(Note that only the final phrase in the rule ends with a period!)
Here’s the entire example again, written so that only musical instruments are
playable and tunable. I’ve also added a coat rack, which is not a musical
instrument, so you can test these new limitations out. (Try typing
"Tune only instruments" by Allison Parrish The Studio is a room. A musical instrument is a kind of thing. A musical instrument can be either tuned or out of tune. Musical instruments are usually out of tune. The piano is a musical instrument. The piano is in the studio. The french horn is a musical instrument. The french horn is in the studio. A coat rack is in the studio. Tuning is an action applying to one touchable thing. Understand "tune [something]" as tuning. Check tuning: if the noun is not a musical instrument: say "You can't tune that!"; stop the action; otherwise if the noun is tuned: say "[The noun] is already perfectly in tune."; stop the action. Carry out tuning: now the noun is tuned. Report tuning: say "You meticulously tune [the noun]." Playing is an action applying to one touchable thing. Understand "play [something]" as playing. Check playing: if the noun is not a musical instrument, say "You extract strange sounds from [the noun]." instead. Report playing: say "You play a tune on [the noun]. It sounds [if tuned]lovely[else]awful[end if]."
Relations are an important part of Inform, but most other programming languages don’t have a construction that is similar. A relation is a way of keeping track of how two (or more) objects are related to one another.
An example of an everyday situation that could be modeled with relations is people wearing clothes. Wearing is something that requires two different things: a person and a piece of clothing. When a person puts on a piece of clothing, that person is then said to be wearing it, and the piece of clothing is said to be being worn by the person. A person can wear multiple pieces of clothing, but (usually) a piece of clothing can only be worn by one person at a time.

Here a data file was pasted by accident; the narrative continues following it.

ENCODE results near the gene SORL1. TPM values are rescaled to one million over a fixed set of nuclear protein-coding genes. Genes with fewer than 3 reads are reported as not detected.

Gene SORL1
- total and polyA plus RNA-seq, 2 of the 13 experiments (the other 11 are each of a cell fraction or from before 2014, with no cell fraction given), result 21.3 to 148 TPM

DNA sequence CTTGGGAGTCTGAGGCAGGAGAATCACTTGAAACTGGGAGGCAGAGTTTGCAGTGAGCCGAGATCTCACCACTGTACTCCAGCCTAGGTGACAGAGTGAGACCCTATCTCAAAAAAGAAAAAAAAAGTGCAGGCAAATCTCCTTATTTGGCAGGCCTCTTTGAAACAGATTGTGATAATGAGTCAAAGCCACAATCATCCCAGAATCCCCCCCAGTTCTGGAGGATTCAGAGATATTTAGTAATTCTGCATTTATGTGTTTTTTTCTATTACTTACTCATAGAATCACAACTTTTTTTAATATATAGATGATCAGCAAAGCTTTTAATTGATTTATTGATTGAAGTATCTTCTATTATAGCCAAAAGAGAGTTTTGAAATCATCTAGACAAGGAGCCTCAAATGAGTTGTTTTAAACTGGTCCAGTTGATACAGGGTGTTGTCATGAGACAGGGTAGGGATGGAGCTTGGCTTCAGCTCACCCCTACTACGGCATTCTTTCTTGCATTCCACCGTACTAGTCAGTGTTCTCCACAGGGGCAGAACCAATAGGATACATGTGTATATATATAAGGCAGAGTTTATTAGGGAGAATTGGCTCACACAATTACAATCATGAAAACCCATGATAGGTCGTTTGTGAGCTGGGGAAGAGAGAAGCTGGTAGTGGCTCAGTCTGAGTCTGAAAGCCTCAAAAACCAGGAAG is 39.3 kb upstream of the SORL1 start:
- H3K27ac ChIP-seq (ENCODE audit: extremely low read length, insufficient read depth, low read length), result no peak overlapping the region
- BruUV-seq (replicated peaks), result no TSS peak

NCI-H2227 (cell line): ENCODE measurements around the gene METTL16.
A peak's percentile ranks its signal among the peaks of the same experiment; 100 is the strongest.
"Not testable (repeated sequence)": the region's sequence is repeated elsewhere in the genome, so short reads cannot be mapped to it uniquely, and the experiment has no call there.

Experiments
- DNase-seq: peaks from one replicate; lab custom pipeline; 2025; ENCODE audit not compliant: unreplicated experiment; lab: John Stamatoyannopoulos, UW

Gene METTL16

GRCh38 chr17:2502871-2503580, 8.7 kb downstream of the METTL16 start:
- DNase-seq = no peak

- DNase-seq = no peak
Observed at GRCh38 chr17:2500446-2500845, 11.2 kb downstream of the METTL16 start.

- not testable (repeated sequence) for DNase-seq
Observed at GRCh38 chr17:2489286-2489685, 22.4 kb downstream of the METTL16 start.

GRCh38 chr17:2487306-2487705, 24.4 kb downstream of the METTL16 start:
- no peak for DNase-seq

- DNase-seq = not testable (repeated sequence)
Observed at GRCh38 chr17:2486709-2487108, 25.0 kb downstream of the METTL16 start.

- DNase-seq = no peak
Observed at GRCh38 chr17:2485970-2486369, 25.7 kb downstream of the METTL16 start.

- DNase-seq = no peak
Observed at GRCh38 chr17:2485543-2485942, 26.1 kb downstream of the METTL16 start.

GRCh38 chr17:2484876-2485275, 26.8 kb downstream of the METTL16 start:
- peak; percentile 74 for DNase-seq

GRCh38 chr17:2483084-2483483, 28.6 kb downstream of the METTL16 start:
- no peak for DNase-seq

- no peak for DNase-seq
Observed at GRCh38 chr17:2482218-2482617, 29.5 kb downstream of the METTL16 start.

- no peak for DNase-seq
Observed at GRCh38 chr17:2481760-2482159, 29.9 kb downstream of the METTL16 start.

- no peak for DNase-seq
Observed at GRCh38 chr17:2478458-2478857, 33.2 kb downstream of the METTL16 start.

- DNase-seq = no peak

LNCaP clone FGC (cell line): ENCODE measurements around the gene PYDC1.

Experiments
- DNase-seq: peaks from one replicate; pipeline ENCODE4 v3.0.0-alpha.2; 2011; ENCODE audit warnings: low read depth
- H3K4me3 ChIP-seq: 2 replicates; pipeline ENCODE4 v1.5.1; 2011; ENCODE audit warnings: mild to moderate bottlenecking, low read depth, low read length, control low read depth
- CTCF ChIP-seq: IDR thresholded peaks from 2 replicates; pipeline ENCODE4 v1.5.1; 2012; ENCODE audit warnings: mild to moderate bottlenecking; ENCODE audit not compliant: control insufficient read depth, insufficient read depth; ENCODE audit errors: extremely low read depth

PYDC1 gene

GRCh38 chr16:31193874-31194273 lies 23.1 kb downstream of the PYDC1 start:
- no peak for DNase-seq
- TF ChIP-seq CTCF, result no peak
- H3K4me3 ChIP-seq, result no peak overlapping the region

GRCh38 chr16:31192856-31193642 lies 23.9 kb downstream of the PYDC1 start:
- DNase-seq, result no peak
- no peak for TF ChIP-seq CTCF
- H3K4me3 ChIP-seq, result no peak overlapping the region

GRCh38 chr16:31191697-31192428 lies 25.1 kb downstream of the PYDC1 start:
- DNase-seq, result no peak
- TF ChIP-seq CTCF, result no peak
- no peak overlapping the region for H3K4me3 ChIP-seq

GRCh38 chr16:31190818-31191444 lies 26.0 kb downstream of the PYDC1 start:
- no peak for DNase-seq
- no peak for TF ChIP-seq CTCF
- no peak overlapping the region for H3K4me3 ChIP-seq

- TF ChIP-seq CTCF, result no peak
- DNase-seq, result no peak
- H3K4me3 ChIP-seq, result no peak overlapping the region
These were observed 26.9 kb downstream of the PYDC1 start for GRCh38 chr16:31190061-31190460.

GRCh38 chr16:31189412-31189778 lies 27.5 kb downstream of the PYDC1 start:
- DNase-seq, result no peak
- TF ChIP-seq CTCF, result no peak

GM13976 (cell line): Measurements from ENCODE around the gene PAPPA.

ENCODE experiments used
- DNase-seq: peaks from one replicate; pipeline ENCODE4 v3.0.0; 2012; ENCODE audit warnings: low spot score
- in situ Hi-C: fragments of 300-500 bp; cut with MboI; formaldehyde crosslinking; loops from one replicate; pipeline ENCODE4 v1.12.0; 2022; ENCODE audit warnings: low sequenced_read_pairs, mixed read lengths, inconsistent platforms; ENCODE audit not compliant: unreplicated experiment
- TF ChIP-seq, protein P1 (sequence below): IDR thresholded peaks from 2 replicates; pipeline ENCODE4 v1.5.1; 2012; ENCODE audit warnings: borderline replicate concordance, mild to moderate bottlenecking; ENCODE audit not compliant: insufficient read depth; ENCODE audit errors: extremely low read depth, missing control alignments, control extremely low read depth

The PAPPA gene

You could keep track of these relationships using a two-dimensional table, where people are rows and piece of clothing columns:
|scarf||trousers||skirt||top hat||sweater||oxford shirt|
This table shows a hypothetical relation between people and clothes. Where there’s a 1 in a cell, it means that the person in the corresponding row is wearing the piece of clothing in the corresponding column. Relations in Inform are a way of defining these tables, keeping track of the data in them, and changing that data. (In fact, Inform’s built-in verbs “put on” and “take off” make use of a relation very similar to the one I just described.)
A relation holds between two objects; you define a relationship as being between two kinds. Defining a relation looks like this:
X relates one Y to one Z. The verb to V means the X relation.
… where X is an identifier that names the relation, Y is a kind of thing, Z is a kind of thing, and V is a verb that will be used to write code about the relation later in the program. Typing one … one creates a one-to-one relationship and one … various a one-to-many relationship.
Inside of a rule (like Carry out …), you can use the following phrase:
now A Vs B
… to associate object
A with object
B using the relation you associated
V with (using the present-tense third person singular form of the
The following example shows a relation called skill, which relates people
(like the player) to musical instruments. A new command,
learn, causes the
player and the specified musical instrument to be related by this relation.
This is a minimal example; relations can be much more sophisticated (and useful!) than this. See sections 13.3+ in the Inform manual for more explanations about relations.